There are several ways to handle term of copyright in an age of book permanence, and there are precedents for these solutions in foreign contracts and in some domestic ones as well. The problem is that agents and authors don’t demand these changes and stick to their guns. With the Big 5’s near-monopoly on chain bookstore distribution, there haven’t been alternatives to onerous contracts. You took what was offered, because the offer around the corner was going to look identical in every meaningful way.

The only people with leverage to get better terms are those authors who no longer need the protection. This is where self-publishing and platforms like Amazon and Kobo are a boon not just to indie authors but to all authors. When agents start advising clients to hold out for limited terms of license—and to self-publish if they can’t get these terms—contracts will improve for all writers.

In the end, we may not need an Authors’ Guild fighting for our rights. It sure would be nice to have them in our corner instead of the publishers’ corner, but now that the book industry has a true competitive force—and now that authors have real options—change is going to happen. We just need to start demanding it.

40 replies to “This Needs to Change”

That’s true. But the shift would be painful. It’s a little bit of an integral-like problem. Thousands (millions?) of authors had already signed the life+70 contracts so “clearing the market” would take around 120-180 years. I’m pretty sure that companies don’t like to think in such vide horizonts.

However, it shouldn’t stop people from starting changes now. Even a 180-years-long process must start one day, right?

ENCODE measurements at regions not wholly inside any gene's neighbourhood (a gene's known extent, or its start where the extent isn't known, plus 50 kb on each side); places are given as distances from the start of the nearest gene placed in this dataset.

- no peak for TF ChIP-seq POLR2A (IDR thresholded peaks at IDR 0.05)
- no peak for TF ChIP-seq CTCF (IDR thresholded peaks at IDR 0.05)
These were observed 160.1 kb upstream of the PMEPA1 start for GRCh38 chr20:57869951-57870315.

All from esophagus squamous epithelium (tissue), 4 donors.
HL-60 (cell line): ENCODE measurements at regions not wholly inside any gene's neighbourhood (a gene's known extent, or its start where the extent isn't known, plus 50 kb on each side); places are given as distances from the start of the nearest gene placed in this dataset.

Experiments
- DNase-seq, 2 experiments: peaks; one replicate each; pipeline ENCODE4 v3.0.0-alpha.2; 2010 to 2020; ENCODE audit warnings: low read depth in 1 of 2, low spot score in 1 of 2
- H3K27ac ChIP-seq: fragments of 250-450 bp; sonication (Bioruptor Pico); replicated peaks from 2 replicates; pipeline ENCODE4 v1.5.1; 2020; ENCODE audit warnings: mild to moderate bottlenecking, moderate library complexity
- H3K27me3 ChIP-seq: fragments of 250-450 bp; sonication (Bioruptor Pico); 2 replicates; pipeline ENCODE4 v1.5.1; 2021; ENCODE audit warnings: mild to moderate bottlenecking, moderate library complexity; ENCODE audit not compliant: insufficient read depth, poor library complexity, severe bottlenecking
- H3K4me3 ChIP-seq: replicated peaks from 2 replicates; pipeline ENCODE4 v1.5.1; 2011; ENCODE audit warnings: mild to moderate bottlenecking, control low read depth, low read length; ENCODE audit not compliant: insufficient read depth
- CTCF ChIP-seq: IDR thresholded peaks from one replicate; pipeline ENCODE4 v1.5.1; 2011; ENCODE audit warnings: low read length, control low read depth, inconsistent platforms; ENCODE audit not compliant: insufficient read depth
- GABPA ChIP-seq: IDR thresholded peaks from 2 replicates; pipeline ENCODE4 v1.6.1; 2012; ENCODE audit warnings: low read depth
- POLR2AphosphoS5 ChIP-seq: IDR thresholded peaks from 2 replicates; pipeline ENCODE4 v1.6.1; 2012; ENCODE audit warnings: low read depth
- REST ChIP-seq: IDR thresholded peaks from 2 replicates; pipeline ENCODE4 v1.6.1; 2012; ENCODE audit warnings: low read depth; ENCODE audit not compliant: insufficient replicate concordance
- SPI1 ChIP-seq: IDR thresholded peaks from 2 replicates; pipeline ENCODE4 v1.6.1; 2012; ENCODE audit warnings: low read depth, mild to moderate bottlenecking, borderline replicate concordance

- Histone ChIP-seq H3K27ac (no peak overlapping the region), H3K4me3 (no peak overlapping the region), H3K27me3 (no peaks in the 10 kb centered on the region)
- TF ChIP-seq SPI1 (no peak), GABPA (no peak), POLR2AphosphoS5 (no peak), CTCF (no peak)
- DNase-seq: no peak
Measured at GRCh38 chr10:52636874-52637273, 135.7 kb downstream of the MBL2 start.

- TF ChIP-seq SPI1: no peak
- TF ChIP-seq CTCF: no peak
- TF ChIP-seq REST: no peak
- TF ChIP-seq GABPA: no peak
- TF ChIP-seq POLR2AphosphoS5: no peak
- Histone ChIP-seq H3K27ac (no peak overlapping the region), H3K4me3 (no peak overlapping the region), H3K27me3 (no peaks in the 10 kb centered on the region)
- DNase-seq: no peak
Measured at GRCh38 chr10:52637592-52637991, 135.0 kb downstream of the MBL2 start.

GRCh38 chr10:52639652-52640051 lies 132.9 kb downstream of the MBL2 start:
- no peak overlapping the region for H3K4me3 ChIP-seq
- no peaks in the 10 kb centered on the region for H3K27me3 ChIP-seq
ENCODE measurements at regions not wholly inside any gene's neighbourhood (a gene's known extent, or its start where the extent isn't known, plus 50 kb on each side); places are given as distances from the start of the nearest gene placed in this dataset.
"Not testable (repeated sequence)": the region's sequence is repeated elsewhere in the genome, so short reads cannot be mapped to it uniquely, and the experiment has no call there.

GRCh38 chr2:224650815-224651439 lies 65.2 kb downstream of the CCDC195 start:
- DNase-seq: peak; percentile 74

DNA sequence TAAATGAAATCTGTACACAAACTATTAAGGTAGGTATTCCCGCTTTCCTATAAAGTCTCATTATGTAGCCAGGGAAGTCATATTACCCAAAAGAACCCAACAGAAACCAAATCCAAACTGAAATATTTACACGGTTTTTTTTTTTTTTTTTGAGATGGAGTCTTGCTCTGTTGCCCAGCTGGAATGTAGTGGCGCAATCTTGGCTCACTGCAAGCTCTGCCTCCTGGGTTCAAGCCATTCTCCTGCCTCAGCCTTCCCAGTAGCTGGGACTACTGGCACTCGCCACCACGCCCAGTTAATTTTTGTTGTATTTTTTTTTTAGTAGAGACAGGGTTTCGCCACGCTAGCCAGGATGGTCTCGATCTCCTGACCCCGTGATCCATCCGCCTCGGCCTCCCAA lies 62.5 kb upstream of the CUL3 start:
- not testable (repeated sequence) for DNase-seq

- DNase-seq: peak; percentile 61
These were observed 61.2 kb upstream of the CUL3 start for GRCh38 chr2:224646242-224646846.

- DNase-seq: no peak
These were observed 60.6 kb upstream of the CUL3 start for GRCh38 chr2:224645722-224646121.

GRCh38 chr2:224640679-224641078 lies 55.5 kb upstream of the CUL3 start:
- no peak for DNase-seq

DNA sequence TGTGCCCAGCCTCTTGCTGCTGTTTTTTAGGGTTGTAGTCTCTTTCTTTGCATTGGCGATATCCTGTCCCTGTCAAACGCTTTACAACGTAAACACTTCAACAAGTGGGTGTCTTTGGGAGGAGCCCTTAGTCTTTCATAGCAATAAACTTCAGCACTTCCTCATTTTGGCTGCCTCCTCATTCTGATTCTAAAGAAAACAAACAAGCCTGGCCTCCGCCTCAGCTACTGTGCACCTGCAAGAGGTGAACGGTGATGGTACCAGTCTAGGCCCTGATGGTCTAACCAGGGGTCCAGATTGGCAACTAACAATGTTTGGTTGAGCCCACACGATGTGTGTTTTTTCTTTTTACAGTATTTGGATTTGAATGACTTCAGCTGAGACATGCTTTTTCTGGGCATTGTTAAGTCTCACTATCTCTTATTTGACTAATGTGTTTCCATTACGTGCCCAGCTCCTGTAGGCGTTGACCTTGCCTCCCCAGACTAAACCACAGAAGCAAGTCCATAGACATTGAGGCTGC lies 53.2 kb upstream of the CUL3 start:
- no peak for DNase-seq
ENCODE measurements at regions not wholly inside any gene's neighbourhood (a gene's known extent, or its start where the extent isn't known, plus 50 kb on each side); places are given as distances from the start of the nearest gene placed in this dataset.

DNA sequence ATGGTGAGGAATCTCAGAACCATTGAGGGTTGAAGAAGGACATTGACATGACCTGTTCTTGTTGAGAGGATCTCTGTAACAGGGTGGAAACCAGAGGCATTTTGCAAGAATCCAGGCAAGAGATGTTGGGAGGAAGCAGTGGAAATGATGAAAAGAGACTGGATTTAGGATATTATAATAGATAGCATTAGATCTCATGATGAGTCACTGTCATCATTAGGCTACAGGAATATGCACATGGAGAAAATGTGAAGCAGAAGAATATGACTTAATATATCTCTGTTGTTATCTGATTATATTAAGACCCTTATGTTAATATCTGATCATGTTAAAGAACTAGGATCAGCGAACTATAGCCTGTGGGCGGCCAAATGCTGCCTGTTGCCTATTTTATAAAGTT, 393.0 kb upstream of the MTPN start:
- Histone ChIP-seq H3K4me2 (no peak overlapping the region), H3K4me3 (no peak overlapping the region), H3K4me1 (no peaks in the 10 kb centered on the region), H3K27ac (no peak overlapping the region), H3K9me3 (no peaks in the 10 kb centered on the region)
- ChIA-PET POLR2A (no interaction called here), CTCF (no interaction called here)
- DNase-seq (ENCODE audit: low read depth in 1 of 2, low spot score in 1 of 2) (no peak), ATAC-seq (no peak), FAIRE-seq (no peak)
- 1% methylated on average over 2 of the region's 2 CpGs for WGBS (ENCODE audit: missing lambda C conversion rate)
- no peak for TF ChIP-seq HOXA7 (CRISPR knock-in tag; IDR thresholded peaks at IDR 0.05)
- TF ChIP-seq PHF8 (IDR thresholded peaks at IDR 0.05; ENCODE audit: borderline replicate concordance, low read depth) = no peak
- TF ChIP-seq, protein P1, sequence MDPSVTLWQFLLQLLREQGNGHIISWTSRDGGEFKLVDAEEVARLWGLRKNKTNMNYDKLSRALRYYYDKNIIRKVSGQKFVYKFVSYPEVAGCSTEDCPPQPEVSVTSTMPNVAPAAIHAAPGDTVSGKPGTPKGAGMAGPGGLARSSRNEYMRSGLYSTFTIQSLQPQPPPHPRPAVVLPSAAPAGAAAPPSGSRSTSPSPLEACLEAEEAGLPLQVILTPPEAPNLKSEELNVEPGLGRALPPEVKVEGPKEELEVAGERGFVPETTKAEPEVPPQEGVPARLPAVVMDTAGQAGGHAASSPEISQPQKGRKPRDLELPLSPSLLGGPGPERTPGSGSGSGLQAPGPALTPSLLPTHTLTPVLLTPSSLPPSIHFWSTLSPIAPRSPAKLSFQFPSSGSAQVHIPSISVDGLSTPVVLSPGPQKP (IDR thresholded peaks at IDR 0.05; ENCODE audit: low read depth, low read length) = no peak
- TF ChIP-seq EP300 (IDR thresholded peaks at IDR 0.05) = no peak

“The alternative to this would be a minimum advance for lifetime rights. I’d be happy with a low limit, like $100,000.”

Hugh,

This is entirely unrealistic for two reasons.

1. This isn’t that low. If a book takes a year to write (and it should take less!) then $100,000 for that time is ample, not low. Equally $500,000 or $1,000,000 is an absurd suggestion. If you compare that to the margins many small presses work on, you’d essentially end competition outside the big five.

2. This sort of limit would require a legal framework. All that would happen is that contracts that would have gone to US authors would go to Australian or British authors. There’s no way you’d get a global framework –

A minimum wage is more sensible – but even here, you’d have to think about bucket accounting. What if a small press has rights to ten of an author’s titles, and the author has an above-average income overall but one title in the set (potentially even a series) doesn’t hit the threshold? Should we bundle rights for series?

Or perhaps there’s a third way entirely – we simply acknowledge that licences and royalties are a poor system that could be replaced with a simple money-for-copyright deal. If you pay me for lfietime rights, it’s practically copyright assignment anyway so let’s just be honest about it, skip the onerous burden of accounting and fudged statements and reserves against returns and just agree a deal up front – your money for my IP. If I don’t like the amount I can say no, take it elsewhere or self publish. This would be more efficient all around, and it shifts the risk from the author onto the publisher. The publisher, after all, is apparently the great sifter able to spot the literature from the slush. If that’s the ability then they won’t mind taking all the risk.

The book took a year to write, but it has ~120 years to be leveraged. That amount is just to guarantee either a high sum for the work performed or a limited term of license.

The film industry does something similar. You might get $5,000 or $50,000 for an 18 month option, but the purchase price for lifetime rights will be much higher. (Of course, some people sell options for $500 and sell full rights for $5,000, but the point remains that limited ownership costs less than full ownership, as it should be.)

But if we’re arguing for fair pay, how can we say $100,000 isn’t fair? Yes, rights last a long time – but if an author drops dead the day after, it’s 70 years… and most of the revenue is front loaded in print. We all know eBooks are relatively forever, but we can’t possibly guess what sales will be like in 20, 30, 40, 50+ years.

Even today the Kindle Unlimited announcement means readers might well shift to a ‘within Amazon’ subscription model. Who knows what impact that will have (though I suspect Spotify might provide a clue)?